I’m on vacation this week, staying in a one room cabin with my three littles (ages 7, 4 and 1) while the two older boys are full-fledged summer campers. Right now the baby is napping in a pack-n-play in the bathroom.
That’s right. In the bathroom.
There’s been several moments this week where I’ve shaken my head and thought, “I would NEVER have done this with my first.” Pack-n-play in the bathroom. Oreo cookie to keep the littlest quiet when he wakes at 5 a.m.and the girls sleep delicately just a few feet away. Pacifier dropped in the dirt and brushed off casually, then popped back in. The baby gnawing on bacon at breakfast while the preschooler has another bowl of Cinnamon Toast Crunch and the older girl lathers on cream cheese like it might give her superpowers if she can somehow eat a pound by 9 a.m. I’m surprised by my level of innovation, perspective, and all around chill. We’re winging it but it’s working.
I don’t know why I’m still caught off guard by my life, as if every day I wake up surprised by where I am. You’d think a decade into this journey, it would all be par for the course. But motherhood in general continues to surprise me.
I didn’t expect it to be so tiring, to ask so much, to feel so worn down and amped up by the every day of it all.
I didn’t expect to feel so fragile, to have so many moments where I don’t know what to say.
I didn’t know I’d laugh so much, feel so deep, love so fiercely that it makes my stomach turn a bit.
I thought I’d be more like the Cruise Director Mom, here’s-our-next-event-and-give-me-a-sec-to-set-up-a-craft. Instead I’m all, “No glitter. Go outside. Read a book. Figure it out.”
And those are just the obvious things, the ones that are easy to mention with a laugh or a nod or a brief bout of introspection. But deep down inside, there’s the soul-level surprises.
I didn’t expect to be so selfish, didn’t think it possible to resent a crying baby and pray for sleep and sleep and sleep like it’s air.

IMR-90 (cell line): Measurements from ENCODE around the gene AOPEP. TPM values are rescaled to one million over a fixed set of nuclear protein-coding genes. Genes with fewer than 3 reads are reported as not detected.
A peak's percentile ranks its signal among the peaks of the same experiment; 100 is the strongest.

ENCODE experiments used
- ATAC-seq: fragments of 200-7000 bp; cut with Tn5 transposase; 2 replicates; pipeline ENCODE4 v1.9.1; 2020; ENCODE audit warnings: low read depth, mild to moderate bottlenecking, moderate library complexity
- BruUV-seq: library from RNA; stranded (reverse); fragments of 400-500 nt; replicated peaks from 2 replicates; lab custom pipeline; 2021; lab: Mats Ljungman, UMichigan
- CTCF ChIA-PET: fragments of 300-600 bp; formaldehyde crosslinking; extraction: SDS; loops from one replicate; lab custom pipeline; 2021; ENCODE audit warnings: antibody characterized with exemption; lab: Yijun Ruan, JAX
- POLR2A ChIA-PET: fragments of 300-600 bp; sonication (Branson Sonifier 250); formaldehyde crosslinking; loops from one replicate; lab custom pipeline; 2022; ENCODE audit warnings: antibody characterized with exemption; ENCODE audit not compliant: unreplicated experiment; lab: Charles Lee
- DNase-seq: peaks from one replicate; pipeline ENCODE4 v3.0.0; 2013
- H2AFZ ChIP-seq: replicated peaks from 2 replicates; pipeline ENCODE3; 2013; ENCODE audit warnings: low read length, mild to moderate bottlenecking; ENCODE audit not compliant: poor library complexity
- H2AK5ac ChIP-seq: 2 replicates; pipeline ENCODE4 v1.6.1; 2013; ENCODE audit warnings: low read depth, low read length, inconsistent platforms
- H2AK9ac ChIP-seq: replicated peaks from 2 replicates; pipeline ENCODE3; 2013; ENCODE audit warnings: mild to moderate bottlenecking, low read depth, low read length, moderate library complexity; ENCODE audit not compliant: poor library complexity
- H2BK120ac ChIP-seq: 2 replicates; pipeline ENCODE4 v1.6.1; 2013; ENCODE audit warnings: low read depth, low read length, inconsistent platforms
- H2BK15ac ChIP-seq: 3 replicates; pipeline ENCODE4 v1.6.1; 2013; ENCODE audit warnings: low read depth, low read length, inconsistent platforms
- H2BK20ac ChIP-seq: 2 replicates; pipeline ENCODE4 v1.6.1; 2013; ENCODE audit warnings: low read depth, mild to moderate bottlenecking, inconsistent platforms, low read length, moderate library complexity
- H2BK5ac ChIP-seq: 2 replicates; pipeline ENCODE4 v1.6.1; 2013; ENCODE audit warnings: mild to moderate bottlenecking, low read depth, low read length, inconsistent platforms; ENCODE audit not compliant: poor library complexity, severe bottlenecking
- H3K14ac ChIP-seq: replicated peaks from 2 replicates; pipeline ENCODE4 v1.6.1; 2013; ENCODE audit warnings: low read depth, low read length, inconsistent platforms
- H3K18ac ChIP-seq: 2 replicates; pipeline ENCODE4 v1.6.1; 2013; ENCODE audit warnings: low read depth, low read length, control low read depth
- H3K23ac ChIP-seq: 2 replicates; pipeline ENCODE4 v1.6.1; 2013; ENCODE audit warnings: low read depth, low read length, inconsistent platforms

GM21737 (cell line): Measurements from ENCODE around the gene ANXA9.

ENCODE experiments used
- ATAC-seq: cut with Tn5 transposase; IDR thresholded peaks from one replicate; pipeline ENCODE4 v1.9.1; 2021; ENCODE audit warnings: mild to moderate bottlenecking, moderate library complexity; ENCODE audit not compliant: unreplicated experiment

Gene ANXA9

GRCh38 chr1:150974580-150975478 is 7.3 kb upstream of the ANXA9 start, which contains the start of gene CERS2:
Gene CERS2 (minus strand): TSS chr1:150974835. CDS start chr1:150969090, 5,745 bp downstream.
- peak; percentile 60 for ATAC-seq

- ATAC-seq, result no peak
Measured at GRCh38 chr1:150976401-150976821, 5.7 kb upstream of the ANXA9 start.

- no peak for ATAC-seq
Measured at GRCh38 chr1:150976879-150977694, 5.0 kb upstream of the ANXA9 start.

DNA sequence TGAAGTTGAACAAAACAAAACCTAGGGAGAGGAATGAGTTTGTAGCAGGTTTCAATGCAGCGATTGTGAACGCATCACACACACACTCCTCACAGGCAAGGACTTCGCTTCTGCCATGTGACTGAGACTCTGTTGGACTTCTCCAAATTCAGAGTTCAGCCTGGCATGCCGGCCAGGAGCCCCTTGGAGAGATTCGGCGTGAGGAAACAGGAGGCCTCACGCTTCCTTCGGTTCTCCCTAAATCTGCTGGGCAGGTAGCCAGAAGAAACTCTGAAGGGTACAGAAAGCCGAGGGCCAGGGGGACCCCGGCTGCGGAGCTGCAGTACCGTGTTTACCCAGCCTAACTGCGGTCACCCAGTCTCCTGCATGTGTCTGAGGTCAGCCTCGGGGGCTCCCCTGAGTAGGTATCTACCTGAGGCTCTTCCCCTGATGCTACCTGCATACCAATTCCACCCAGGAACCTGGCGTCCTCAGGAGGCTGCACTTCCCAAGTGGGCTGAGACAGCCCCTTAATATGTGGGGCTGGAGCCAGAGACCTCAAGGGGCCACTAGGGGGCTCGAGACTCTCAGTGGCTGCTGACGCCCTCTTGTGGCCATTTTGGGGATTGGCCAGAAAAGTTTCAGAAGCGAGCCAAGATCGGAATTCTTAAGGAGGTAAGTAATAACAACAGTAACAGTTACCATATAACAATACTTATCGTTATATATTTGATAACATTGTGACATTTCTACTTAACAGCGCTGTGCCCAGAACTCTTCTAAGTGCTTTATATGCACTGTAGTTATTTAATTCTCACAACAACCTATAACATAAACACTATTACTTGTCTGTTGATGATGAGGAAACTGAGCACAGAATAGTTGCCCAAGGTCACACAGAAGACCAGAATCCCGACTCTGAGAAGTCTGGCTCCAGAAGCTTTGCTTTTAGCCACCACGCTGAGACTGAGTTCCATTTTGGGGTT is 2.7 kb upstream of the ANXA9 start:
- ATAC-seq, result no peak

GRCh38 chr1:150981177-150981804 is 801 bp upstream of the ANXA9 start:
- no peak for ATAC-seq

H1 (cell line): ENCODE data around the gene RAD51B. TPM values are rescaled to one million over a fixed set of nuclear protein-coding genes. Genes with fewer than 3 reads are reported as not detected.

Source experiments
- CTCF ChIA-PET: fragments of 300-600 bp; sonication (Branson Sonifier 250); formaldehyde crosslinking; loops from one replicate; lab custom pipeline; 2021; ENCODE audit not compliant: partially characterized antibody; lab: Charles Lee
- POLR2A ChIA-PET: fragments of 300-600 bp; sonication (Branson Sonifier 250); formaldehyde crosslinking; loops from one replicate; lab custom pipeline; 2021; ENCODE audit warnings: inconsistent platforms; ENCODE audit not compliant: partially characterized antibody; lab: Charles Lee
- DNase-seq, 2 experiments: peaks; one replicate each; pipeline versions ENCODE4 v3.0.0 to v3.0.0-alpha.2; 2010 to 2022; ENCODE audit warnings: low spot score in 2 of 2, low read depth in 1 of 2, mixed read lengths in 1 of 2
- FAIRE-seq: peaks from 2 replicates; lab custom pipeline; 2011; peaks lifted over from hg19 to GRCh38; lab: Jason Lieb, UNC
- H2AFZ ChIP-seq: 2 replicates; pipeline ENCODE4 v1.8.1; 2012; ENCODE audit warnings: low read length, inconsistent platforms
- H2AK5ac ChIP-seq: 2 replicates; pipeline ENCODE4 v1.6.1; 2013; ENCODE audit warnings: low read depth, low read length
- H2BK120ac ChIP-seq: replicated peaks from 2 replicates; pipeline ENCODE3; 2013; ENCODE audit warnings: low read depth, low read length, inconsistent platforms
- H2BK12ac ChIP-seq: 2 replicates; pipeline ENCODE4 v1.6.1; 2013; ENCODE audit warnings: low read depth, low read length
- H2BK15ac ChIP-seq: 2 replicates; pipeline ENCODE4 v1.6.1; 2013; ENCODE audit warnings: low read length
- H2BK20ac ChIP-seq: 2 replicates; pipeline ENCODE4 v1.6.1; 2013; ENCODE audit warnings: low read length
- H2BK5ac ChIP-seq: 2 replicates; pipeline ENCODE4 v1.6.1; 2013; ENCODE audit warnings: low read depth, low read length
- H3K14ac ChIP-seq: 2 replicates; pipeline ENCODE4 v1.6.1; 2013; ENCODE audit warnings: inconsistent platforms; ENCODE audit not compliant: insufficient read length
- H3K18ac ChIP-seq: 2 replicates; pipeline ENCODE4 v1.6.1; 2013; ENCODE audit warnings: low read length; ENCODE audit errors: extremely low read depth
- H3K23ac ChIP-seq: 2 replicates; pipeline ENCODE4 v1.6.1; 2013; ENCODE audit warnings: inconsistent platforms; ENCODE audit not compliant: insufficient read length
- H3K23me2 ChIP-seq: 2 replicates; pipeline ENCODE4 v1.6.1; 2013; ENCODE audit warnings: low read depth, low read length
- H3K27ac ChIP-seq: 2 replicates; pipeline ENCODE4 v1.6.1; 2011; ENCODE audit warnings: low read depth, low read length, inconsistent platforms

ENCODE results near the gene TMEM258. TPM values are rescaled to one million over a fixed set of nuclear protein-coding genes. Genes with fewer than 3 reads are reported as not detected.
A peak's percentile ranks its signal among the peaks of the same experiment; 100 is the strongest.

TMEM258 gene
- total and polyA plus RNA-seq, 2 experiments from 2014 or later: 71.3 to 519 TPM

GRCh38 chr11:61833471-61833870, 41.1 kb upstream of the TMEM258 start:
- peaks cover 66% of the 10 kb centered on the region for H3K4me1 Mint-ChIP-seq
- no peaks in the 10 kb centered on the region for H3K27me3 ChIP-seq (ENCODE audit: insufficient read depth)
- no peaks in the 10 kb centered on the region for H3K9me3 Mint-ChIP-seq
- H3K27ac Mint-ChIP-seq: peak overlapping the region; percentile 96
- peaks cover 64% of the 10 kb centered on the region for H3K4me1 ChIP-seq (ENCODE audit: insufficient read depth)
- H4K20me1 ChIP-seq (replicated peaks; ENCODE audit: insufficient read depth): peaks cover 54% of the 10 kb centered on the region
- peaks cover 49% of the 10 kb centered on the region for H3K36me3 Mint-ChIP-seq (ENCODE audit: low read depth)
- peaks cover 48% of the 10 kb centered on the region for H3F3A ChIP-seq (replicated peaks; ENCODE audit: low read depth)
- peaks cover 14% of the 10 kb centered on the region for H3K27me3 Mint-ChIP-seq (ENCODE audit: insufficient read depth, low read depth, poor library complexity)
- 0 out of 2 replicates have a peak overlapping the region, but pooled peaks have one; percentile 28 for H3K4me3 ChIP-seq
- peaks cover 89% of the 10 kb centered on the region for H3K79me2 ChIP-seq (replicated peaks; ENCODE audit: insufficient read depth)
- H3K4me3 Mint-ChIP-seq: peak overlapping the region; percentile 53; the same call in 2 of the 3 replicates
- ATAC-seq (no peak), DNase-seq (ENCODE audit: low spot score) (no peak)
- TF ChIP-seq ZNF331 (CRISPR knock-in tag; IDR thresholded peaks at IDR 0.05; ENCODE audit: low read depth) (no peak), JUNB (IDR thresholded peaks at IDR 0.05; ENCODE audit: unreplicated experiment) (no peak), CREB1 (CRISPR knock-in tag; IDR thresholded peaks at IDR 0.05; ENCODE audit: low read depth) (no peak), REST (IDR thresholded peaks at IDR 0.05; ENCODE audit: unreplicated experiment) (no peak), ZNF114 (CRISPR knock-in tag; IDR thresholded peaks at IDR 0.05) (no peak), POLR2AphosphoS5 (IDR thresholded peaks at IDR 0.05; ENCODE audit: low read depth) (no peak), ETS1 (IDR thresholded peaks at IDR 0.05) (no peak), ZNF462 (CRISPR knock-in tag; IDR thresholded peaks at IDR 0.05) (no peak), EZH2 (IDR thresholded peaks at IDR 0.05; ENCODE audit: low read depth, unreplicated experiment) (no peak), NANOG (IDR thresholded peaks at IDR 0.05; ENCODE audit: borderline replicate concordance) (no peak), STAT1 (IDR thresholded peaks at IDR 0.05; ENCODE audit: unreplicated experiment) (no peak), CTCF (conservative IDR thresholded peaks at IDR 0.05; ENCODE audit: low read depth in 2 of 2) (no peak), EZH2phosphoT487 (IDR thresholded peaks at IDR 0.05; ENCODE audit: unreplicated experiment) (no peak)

I didn’t know that their futures would hover like my own personal raincloud.
I didn’t know that the news, any news- a toddler kidnapped or a baby lost to SIDS or a preschooler fighting cancer- would evoke in me a welling of tears and a sympathy so deep and personal. That could happen to us. Jesus, help us. Help them. Have mercy.
I never imagined that a teenager who had such a strong case of wanderlust would fight the urge to build a fortress and fill the moat and lock us all in.
I didn’t know that miscarriages would mark in such a deep place, like a red-hot branding on a dusty corner of my heart.
I didn’t know that there would be days where I’d wake up and feel like a shadow- a shadow of what I was and what I thought I’d become. I didn’t know motherhood would consume my mind like light flooding a dark room. I didn’t know that I’d have to fight so hard to still find me in the midst of all these little people, this adorable flurry of chaos that needs to eat all the time.
I didn’t know I’d need my husband so much.
All that and more. So much more. Where do you stop and where do you start and at what point do you just admit that maybe growing up in general is not what you thought it would be.
I wrote a piece on motherhood once, and several years later it still rings true for me. It’s a quiet revolution, a belief that all this matters and that I’m all in.
So I’ll take my vacation days in stride. I know now what I didn’t know ten years back: that an oreo won’t kill a baby and that what you do in survival mode will not ruin the rhythm of your family and that time with faraway loved ones is well-worth a sleepless night or two or six.
I know now that no one has this parenting thing down perfectly and that we’re all doing our best and that parenting out of grace and humility will do heaps more than parenting from a place of perfection and fear.
I know that I’m not awesome but I’m enough. So enough. Completely enough. That’s perhaps been the hardest and the most hard fought lesson. The enoughness of me + Jesus to care for littles. We got this, He and I.
I know now that my parents are even more incredible that I realized, that I need about 6.5 hours of sleep to be nice, that coffee is truly the nectar of the gods.
If I knew the lessons still to come, I’m sure I’d be terrified. I don’t want to know how it all turns out, what the years will ask of us, what my children will face. I’ll take the coming days like the ending to a good book, and prefer to be surprised.